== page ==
'Marie Kondo Effect' Gives British Charity Shops Bumper Haul As Netflix Show Goes Viral

Some donations have even arrived folded in the Japanese organising expert's "signature style".

Charity shops across the UK have been enjoying a bumper haul after a Netflix decluttering show became a viral sensation.

‘Tidying Up With Marie Kondo’ sees the Japanese organising aficionado and author help families clear out their living space by asking them to keep only what “sparks joy”.

And as viewers inspired by her methods share pictures of bags of clothes and other items they are getting rid of – as well as their immaculately tidy drawers – on social media, the UK’s leading charity retailers are reaping the benefits.

A spokeswoman for the Salvation Army said shops generally see an increase in donations at this time of year, but that shop managers had been reporting even more than usual.

She told HuffPost UK that in Redhill, Surrey, the shop manager had reported more than double the number of donations received through the door compared to nine weeks ago.

The charity’s Peterlee shop in County Durham has also been inundated with handouts this week, with the shop manager left wondering what could have caused it. At the charity’s Morpeth shop, which is one of their Boutique stores, they have had lots of donations and everyone is talking about the programme.

While in Ormskirk, West Lancashire, volunteers have seen an increase in donations in the last couple of weeks – particularly of VHS tapes, which volunteers believe might be as a result of the series.

Karen Bertram, the charity’s retail manager in Tamworth, Staffordshire, told HuffPost UK she had received a large donation from a man who directly quoted the TV show as his inspiration.

She said: “A man dropped quite a bit of stuff off on Tuesday and said it was because his mum was having a clear out after watching that Marie Kondo show. I haven’t watched it myself but he said his mum had loads and loads of stuff and that we’d be getting a lot more.”

The man had brought in plant pots, plates and blankets and asked what other items the shop would accept.

Bertram added that in the last two weeks her donations have doubled in the shop. “I didn’t know why, but it could be to do with this TV show. A lot of people are bringing in clothes, books and bric-a-brac.”

The manager admitted it had meant she and her volunteers had been really busy. “We’re just not used to getting so much,” she added.

One shop manager for disability charity Scope, who manages the Cambridge branch, says she knows when someone has watched the show because their donations are immaculately presented in Kondo’s “signature fold”.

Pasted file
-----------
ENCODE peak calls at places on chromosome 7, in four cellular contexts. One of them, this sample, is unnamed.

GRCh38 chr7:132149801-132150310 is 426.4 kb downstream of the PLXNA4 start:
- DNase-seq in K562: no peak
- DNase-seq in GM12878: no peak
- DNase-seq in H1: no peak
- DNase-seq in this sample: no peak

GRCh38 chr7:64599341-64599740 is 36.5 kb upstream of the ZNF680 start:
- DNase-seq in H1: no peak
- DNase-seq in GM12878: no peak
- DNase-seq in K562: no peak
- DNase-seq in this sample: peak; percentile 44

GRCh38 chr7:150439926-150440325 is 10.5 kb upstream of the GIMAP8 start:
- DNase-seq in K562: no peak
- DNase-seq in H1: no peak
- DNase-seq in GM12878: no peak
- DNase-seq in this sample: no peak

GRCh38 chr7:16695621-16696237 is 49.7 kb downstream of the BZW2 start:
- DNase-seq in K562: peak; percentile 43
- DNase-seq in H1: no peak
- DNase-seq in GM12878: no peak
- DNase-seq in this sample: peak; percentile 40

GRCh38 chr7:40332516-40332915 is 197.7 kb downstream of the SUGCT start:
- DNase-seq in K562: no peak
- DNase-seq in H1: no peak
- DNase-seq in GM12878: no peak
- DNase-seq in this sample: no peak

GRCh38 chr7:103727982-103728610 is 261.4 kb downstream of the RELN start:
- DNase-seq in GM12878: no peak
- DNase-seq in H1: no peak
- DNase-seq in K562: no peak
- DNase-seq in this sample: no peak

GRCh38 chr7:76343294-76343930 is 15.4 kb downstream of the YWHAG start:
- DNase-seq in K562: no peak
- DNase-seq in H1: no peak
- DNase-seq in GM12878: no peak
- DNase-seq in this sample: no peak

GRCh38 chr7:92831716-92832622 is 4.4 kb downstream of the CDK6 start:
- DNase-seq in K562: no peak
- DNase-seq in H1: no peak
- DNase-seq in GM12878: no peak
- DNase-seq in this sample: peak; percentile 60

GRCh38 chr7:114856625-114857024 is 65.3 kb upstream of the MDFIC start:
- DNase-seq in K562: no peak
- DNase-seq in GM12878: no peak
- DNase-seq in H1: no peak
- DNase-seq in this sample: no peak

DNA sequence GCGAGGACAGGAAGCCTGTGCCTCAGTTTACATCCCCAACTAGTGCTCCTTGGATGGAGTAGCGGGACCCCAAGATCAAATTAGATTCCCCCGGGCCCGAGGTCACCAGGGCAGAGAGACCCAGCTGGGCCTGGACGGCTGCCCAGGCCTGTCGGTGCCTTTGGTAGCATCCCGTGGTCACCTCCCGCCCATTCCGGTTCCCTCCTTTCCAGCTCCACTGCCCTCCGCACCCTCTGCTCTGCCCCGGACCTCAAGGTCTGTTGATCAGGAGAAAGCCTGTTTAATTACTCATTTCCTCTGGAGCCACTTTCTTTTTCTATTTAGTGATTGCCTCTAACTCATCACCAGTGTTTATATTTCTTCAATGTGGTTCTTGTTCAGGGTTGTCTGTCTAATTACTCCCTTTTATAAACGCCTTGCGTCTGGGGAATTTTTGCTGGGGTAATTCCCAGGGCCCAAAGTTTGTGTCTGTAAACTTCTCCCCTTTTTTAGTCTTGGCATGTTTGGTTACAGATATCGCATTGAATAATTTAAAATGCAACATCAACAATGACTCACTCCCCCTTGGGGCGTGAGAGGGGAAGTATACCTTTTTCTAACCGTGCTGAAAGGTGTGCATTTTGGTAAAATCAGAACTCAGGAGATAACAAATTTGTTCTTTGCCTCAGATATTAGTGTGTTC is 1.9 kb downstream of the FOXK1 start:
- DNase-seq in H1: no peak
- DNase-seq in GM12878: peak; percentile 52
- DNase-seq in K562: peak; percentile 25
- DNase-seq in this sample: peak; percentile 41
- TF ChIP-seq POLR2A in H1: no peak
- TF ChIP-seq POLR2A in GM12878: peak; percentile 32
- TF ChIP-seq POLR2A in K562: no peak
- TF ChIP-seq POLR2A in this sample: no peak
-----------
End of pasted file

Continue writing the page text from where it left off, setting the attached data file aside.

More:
Another manager at the charity’s Bishop Auckland site in the north-east said she loves the show so much, she has brought in 10 bags of donations to her own shop after a de-clutter session at home.

Marc Spence, executive director of retail at Scope, said: “Over the last six weeks we have noticed a year-on-year increase in donations to our shop of 5%.

“This month, we’re being told that that donations are coming in immaculately placed in bags, in Marie Kondo’s signature fold. And, because these items are folded so neatly, more donations have been put into the donation bags than usual.

“With over 200 shops, and an efficient distribution system we ensure that all our delivered to where they are needed.”

Spence added that each bag of donated goods raises around £20 for the charity’s work with disabled people and their families.

Mike Taylor, commercial director at the British Heart Foundation (BHF), said their donations had also been on the up, but that it was too soon to tell if it was directly the result of the TV programme.

However, he said he was sure people donating had been inspired by Kondo’s “popular decluttering mantra” and was glad people were seeing charity shops as the sustainable solution for disposing of pre-loved items and preventing them from ending up in landfill.

Last year, the charity turned unwanted items into £30m that could be spent on research to improve the lives of those seven million people across the UK struggling every day with heart and circulatory diseases.

Taylor told HuffPost: “The whole decluttering theme is something we have been seen as a trend anyway and I think the whole Marie Kondo thing has just really added momentum to something that has obviously been going on for a while. It’s been really good for us.”

He said that the charity doesn’t just accept clothes and books. “Nearly half our sales come from furniture and homewares and obviously that means January is always a busy time of the year for us anyway because it’s the time of year that people often buy new sofas and other furniture.”

In the show, which has been a surprise smash hit, Kondo helps American families “who are at a crossroads, but willing to tackle the clutter holding them back” other a period of a few weeks.

The tidying expert does this using her ‘KonMari’ method, which breaks down items by category such as clothes, books (which has proven controversial) and kitchenware, before moving on to sentimental items.

The show has become so popular that famous fans have been joining in, including TV presenter Davina McCall, who took to Twitter to decide whether or not to throw out a bloody prop from the movie Dead Set after watching the show.

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